Key updates

Here are some of the key updates that applicants and trainers should be aware of with regards to ICM national recruitment.
 

ICM recruitment - Self Scoring Matrix FAQs

Recruitment into ICM is a national process as recommended by HEE and allows all applicants for training in any one year to have their performance at interview ranked against their peers. The ranking is then used by LETBs/Deaneries to decide offers of places into ICM training depending on a trainee’s ranking.

Unlike all other specialties ICM is unique in accepting applicants from core and specialty training and with a variety of training backgrounds (medicine, emergency medicine and anaesthesia).  Recruitment has to take account of this multiplicity of applicant backgrounds.

Why is a self-scoring matrix used?

Many specialties use a scoring matrix in place of a formal CV to review an applicant’s progress in their career to date. A scoring matrix offers a degree of transparency in allowing applicants to identify how the marks are assigned, and enables candidates to have time to consider which relevant portfolio items to bring to the attention of the interviewers. This is particularly important when candidates come from a variety of different training backgrounds and career paths, and so may have different (but relevant) portfolio items. 

What is the self-scoring matrix used for?

In common with applications into other specialties, ICM asks trainees to self-score their portfolios.

This self-score is used in two ways:

  1. If more people apply for interview training than there are ICM interview slots, the self-score is used to invite the highest scoring applicants for interview (shortlisting). This process is also used for applications for entry into other specialty training. In 2017 there were sufficient ICM interview slots for all applicants so shortlisting was not done. 
  2. At interview candidates are asked to demonstrate evidence from their portfolio to verify the self-score.  The interviewers confirm that evidence and assign a final score. The scoring matrix (which candidates use for the self-scoring in advance of attending the interview) is a guide to allow applicants to judge how many marks to award themselves for a section and also to remind candidates as to which items of their portfolio to bring to interview, to maximize their marks in this station.

How important is the scoring matrix?

There are 5 stations used in national selection. Each station is equally weighted and assigned a total of 80 marks. Four stations (clinical scenario, task prioritisation, presentation and portfolio) involve face to face interaction with interviewers and one is a written station (reflection).

Of the 80 marks assigned to the portfolio station,  54 are assigned for the actual portfolio score, while 26 are assigned for answers to questions based on generic professional skills e.g. teamwork, with evidence from the portfolio to confirm this. The remaining marks (320 in total) are assigned based on the rest of the interview process. ICM is an acute clinical speciality, and the vast majority of marks at interview are assigned for candidates who demonstrate skills at the interview that are important for future intensivists, including an ability to manage their life outside of work.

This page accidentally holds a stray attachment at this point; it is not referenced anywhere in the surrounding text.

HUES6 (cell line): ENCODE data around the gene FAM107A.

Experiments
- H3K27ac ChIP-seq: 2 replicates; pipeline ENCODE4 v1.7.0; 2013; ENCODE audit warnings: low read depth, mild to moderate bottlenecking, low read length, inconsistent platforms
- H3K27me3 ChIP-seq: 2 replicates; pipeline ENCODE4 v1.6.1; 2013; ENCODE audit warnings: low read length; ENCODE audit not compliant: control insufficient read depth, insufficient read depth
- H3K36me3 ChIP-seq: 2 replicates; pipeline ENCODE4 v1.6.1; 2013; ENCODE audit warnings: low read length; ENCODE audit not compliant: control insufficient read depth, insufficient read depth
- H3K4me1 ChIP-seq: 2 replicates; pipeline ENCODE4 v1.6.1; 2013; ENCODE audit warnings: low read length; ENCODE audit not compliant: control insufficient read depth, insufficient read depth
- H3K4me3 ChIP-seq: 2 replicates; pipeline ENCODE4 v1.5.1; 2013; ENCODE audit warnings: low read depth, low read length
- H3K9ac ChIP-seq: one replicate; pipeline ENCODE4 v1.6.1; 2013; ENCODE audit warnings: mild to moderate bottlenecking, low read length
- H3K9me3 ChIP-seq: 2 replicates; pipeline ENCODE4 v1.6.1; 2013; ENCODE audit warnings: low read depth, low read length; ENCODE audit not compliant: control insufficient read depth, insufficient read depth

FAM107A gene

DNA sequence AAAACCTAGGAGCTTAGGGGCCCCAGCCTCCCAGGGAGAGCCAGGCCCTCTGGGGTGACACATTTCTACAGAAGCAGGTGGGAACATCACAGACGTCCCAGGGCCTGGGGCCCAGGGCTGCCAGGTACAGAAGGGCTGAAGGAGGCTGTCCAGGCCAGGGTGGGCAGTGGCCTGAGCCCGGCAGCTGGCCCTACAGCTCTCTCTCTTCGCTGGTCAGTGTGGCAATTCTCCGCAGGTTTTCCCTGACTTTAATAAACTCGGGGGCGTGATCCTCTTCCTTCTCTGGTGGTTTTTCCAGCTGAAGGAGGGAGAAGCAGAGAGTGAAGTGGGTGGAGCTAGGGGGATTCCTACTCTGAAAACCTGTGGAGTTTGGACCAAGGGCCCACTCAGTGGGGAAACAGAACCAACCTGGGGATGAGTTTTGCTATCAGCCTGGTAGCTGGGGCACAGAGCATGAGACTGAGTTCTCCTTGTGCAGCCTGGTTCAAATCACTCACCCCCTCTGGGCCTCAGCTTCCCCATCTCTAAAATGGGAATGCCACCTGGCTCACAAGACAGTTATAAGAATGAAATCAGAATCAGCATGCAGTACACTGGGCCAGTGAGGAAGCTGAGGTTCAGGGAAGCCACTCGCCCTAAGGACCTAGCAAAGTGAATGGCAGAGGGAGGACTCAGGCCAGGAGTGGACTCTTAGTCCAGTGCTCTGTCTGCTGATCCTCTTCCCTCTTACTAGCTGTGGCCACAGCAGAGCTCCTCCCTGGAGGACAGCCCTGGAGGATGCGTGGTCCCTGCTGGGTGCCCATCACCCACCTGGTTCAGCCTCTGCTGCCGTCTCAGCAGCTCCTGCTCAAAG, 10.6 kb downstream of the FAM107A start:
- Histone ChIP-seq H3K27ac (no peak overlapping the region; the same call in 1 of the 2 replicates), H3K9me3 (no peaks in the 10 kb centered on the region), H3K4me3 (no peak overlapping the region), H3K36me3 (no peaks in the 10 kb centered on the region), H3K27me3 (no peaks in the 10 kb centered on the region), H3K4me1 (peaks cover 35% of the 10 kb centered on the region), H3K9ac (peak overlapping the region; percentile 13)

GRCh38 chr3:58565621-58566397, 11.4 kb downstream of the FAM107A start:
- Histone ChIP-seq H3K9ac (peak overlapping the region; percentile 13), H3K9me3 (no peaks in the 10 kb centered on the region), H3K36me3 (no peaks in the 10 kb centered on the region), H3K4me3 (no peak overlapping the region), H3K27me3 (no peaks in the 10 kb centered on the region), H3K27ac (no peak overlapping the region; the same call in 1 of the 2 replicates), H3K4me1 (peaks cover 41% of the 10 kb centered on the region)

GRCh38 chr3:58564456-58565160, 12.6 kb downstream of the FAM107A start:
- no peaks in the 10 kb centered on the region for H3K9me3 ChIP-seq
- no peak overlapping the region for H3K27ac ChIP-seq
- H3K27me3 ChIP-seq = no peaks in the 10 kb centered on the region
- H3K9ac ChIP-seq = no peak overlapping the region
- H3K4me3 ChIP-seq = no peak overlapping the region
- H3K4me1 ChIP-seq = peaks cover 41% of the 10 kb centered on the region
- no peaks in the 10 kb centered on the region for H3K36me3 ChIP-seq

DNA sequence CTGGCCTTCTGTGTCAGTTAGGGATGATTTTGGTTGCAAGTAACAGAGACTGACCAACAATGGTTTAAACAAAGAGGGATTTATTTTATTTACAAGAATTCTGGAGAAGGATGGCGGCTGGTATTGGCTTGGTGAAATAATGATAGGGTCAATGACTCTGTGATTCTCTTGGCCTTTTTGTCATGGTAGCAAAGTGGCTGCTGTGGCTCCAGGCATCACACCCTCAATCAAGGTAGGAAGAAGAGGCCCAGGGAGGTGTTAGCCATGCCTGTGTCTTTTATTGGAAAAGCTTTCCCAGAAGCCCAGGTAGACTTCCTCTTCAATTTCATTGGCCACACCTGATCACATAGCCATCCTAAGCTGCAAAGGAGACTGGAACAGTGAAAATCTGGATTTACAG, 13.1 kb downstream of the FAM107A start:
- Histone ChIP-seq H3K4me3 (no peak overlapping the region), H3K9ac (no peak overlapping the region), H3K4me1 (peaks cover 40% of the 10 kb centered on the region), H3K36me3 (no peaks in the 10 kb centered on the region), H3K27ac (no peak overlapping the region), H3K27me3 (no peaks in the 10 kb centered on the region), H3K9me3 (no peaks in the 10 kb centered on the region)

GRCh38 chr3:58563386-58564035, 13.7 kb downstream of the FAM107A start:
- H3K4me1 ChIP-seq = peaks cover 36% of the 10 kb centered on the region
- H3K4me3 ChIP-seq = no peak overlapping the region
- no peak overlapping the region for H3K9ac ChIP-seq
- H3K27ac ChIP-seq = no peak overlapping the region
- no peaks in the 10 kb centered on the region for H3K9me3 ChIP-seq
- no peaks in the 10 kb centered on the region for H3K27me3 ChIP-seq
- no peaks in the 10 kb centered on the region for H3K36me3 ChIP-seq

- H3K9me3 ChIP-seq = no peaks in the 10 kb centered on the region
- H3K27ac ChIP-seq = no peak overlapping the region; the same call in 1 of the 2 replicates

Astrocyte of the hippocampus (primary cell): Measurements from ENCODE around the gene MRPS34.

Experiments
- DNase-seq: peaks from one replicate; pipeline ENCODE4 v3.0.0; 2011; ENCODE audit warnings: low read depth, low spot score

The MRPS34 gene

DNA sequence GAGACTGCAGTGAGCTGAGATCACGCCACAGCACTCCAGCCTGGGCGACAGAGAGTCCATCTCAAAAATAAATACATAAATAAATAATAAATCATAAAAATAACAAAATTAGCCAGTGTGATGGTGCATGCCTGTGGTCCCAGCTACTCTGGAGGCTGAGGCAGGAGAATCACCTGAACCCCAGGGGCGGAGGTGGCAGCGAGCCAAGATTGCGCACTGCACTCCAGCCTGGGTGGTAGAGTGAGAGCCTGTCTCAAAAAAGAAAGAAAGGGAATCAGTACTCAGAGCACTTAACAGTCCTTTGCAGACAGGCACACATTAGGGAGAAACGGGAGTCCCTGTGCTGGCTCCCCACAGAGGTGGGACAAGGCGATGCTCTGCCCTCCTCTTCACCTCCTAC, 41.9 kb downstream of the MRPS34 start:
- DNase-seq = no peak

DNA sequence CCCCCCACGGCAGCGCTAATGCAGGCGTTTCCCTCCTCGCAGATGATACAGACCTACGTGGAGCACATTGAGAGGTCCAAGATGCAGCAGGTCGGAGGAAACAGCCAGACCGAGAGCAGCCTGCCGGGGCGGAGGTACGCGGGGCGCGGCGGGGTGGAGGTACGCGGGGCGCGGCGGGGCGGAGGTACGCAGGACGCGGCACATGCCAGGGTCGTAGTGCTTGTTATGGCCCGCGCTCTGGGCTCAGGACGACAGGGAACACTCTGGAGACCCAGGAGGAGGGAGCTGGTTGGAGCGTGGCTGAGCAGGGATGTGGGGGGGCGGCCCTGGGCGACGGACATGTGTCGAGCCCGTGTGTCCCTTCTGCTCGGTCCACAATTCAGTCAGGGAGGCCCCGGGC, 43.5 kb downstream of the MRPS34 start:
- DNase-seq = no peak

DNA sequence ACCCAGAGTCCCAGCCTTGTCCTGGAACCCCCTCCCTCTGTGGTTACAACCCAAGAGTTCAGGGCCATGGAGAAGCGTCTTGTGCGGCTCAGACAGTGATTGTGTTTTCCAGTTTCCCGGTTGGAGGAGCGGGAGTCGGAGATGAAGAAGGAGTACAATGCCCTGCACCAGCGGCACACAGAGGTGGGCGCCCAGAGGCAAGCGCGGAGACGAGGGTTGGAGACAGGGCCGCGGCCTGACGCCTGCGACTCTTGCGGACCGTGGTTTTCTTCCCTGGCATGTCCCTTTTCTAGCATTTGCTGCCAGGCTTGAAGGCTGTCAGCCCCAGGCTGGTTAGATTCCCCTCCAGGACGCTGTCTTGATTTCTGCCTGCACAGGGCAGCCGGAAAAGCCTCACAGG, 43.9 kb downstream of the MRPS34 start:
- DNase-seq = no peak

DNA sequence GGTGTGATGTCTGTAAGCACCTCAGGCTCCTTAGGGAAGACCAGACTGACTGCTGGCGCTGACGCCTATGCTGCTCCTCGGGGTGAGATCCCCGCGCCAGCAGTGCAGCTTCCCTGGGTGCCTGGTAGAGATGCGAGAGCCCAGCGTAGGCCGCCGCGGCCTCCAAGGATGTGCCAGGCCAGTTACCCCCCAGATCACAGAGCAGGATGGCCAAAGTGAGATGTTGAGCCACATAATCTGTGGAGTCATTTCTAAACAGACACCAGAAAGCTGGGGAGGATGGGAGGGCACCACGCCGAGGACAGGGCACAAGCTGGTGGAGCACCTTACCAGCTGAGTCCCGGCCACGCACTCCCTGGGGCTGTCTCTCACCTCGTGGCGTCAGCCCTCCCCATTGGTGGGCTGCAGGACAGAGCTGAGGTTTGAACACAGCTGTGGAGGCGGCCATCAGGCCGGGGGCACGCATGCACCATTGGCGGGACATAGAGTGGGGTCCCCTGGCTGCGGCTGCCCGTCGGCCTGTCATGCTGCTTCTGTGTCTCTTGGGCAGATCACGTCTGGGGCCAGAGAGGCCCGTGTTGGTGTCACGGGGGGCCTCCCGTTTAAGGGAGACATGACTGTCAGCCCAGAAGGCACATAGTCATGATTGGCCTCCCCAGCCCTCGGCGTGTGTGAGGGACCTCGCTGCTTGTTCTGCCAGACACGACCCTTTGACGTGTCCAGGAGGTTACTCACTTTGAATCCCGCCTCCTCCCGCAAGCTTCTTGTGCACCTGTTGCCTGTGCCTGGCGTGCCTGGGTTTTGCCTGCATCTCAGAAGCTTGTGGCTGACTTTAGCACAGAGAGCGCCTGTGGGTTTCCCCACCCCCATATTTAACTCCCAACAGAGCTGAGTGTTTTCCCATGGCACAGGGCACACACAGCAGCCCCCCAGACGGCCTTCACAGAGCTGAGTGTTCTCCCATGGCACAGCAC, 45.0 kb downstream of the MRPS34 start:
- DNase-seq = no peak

Candidates who are in the early stages of their training are still able to score as highly as those in the later stages of training (and regularly do), irrespective of their training background and so have the chance of being offered training in the region of their choice.  

Why score life activities outside of work?

ICM values applicants from all backgrounds and experiences: the specialty recognises that skills outside of formal training may be transferrable and of considerable benefit to ICM.  Previous candidates have decided to devote time to outside activities in preference to academic research e.g. playing international sport or achieving a high level skill (at international level) in preference to doing a PhD. The matrix includes the ability for interviewers to recognise that decision as valid for the individual and worthy of credit. In addition interviewers have the ability to award extra marks at interview to candidates who have significant caring responsibilities outside of work for the same reasons.  There are 10 independent domains within the portfolio score (activities outside of work being one), so each domain represents a very small proportion of the total marks available.  

 

Recruitment Upper Limit for 2016

For previous recruitment rounds there was no upper limit on when a trainee could enter a second specialty within training. This changed in 2016. 

From the 2016 recruitment round onwards (interviews are held in spring), trainees will not be able to apply for Dual CCTs if they are beyond the end of ST5 in their initial specialty of appointment at the time of interview for ICM. 

The August 2015 intake was therefore the last opportunity for trainees above ST5 in a partner specialty to apply for a Dual CCTs programme with ICM. 

Please see the Winter 2015 issue of Critical Eye for an article discussing the upper limit (pg.21).

 

GMC and the '18 Month Rule'

After FICM lobbying, the GMC have ended the 18 month rule for dual training.  See the FAQ page for more information.  The rule is effective retrospectively.  Trainees who are beyond 18 months and apply for a second specialty will be awarded a CCT in both specialties, although the recruitment upper limit (ST5) should still be adhered to.